Insects of Chesworth Farm wetland

The Six-spot Burnet is a regular day-flying moth and seen on the wing throughout the farm from June right through to August. It loves the flowers of open fields such as Common Knapweed and all species of thistles. Its larvae feed on many of the plants found in these and other fields throughout the farm and these include both the Common and Greater Birds-foot Trefoil.

Two of our regular hoverfly visitors to the waterside plants in the Riverside fields are the sun flies. These insects form a small group of hoverflies that all show the boldly striped thorax, which provide their alternative name of “the Footballers”. We have two species that regularly visit the flowers around the water meadows Helophilus pendula (meaning hanging-marsh-lover) and H. hybridus. You may hear them “buzzing” as they sit on the flower heads. Their larvae, the rat-tailed maggots, live in ponds and wet areas around manure heaps – where there is plenty of decaying vegetation.

Rat-tailed maggots are the larval form of a small number of hoverfly species (including the two species of sun fly mentioned here). These are the largest of the hoverfly larvae and as their name suggests have an extended “tail”. This tail holds the breathing tube that it extends to the water surface enabling these grubs to breathe. A delicate array of small hairs, setae, around the end of the tail prevents water from entering the breathing tube. The rat-tailed maggots generally filter-feed on small underwater organisms found in rotting and decaying vegetation. Here the deep pits left by cattle’s hoof-prints at the water’s edge can provide the ideal conditions for these maggots to live.

Despite the pressures faced by many of our bumblebees the Common Carder Bee (Bombus pascuorum) seems to be expanding its range, probably because of its wide taste in habitats. They can be seen on most of the fields around the farm – wherever there are flowers, really. The new queens emerge from hibernation early in the year (March) and start searching for nest sites, which are made underground. To cover their nest they gather moss by scrabbling among the grass sward – an activity that gives rise to their common name.

A dragon or a damsel?

ruddy darter

Common Darter

One of the easiest ways to tell the difference between dragonflies and damselflies (often known by the name of their scientific order, ‘Odonata’) is to look at their wings when they are still. The dragonfly has wings that remain at right angles to the body while damselflies lay parallel over their body and tail.

Of all the dragonflies that visit this area, the Common Darter (Sympetrum striolatum) is probably the one you are most likely to see – and one to which you will get closest! The mature males are almost completely red in colour while the females and young are orange/yellow to tan. The other darter that can regularly be seen around the boardwalk is the Ruddy Darter (Sympetrum sanguineum). Although very similar to the Common, the Ruddy Darter has all black legs and a slightly “clubbed” abdomen. Both species can be seen from June through to November in good years but are most abundant in July and August. The Common Darter is known for its ability to establish itself in new ponds and is probably one of the commonest insects in this group.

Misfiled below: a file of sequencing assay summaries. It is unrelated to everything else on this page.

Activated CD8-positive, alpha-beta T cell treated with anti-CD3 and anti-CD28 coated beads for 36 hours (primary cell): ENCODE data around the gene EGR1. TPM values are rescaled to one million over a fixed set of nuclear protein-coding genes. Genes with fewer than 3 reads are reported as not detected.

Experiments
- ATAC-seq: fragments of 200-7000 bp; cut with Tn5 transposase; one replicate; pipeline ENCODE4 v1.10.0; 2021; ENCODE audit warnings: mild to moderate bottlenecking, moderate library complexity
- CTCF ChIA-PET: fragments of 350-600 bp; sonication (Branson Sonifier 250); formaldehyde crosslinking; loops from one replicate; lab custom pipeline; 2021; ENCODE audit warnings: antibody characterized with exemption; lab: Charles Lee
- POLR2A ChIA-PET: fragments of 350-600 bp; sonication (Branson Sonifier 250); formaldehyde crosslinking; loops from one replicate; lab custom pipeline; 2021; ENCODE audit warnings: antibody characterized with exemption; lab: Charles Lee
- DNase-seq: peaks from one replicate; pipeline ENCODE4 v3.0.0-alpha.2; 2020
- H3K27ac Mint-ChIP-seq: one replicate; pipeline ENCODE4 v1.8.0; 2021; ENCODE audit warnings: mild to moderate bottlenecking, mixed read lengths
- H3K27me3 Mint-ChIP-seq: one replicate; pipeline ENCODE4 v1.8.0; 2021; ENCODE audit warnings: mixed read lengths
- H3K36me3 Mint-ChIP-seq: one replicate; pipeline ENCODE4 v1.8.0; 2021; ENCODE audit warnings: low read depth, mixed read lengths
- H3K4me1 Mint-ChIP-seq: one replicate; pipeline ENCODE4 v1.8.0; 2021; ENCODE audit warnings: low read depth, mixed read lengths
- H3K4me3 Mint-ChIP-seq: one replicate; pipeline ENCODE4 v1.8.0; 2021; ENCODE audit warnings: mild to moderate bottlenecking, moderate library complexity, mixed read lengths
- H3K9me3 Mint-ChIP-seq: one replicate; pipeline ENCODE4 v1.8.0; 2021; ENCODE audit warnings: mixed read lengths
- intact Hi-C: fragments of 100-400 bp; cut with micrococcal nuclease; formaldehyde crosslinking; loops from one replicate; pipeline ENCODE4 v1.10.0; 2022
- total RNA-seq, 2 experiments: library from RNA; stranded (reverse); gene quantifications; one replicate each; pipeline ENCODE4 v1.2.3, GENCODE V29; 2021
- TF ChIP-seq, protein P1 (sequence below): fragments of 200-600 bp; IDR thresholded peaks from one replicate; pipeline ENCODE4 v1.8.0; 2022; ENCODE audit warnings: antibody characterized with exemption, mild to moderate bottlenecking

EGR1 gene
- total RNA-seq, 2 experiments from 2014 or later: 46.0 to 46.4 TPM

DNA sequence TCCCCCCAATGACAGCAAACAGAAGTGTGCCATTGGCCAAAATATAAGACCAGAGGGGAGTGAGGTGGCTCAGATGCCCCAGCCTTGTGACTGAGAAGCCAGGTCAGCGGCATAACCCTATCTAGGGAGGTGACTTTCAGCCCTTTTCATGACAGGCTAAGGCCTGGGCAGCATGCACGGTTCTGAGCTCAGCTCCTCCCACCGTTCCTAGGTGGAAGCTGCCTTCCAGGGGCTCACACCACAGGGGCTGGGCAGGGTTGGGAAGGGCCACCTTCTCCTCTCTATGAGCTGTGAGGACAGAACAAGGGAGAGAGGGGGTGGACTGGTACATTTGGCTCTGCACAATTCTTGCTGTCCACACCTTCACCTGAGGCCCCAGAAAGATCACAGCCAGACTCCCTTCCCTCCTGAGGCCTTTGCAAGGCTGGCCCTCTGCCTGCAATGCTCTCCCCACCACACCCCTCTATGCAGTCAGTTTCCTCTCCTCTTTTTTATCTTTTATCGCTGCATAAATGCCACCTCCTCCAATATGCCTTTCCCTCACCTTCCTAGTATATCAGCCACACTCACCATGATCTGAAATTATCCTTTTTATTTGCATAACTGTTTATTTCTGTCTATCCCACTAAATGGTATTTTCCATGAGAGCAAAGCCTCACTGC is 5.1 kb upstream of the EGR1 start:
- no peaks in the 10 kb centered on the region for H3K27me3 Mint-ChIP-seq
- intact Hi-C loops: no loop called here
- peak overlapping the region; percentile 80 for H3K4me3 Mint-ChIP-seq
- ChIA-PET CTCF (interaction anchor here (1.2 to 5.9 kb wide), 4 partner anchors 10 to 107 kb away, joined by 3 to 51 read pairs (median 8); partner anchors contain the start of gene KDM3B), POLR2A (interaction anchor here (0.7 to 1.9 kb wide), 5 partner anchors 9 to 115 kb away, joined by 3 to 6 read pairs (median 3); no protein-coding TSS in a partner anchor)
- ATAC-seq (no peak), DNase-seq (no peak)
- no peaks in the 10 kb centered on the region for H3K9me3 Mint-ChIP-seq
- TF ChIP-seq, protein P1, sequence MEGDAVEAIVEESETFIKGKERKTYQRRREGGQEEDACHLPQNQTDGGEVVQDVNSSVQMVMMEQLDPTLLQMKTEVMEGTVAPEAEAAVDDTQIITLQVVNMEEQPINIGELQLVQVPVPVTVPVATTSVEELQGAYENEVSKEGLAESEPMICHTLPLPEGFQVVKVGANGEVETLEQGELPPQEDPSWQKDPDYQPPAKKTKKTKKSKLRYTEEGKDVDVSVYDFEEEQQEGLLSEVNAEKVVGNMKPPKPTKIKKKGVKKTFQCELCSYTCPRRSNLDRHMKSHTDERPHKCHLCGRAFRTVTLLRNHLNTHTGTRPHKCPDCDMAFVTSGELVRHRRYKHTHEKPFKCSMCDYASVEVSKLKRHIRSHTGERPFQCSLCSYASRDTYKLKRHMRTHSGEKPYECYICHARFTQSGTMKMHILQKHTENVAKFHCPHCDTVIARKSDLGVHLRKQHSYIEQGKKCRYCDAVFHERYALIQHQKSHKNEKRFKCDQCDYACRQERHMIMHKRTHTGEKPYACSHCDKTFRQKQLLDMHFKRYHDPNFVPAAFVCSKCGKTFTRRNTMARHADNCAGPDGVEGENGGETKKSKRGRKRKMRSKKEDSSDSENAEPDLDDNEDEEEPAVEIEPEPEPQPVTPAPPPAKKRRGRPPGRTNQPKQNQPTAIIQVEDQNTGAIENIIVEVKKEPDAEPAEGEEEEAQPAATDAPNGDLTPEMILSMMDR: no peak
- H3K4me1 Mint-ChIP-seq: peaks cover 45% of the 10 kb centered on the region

A large, easily-identified dragonfly, the Four-spot Chaser (Libellula quadrimaculata), is often seen resting on rushes and grass stems. The wings clearly show the dark spots from which it gets its name (although you can argue that there are eight altogether). There are two further dark patches at the base of each hind wing that are much bigger on the males. As its name also implies, it chases its prey and is seen most often flying purposefully over the open water, hunting.

The Azure Damselfly (Coenagrion puella) is on the wing from early April and can be seen all the way through to September in good years. At Chesworth the best months are June and July. The adult males are the beautiful blue colour while the females are a rather drab green.

Other dragonflies and damselflies you may see over our wetland but not shown on the interpretation board, include:

Banded Demoiselle (Calopteryx splendens), Beautiful Demoiselle (Caloperyx virgo), Emperor Dragonfly (Anax imperator) and Southern Hawker (Aeshna cyanea). Both of the demoiselles are usually seen in the earlier part of the summer season – from mid May through to early September. The dragonflies however, generally emerge a bit later from mid June – but may still be seen on the wing in October.

LINKS

British Dragonfly Society – Sussex Group

Sussex Moth Group

Bumblebee Conservation Trust

Illustration by Helen Joubert Design

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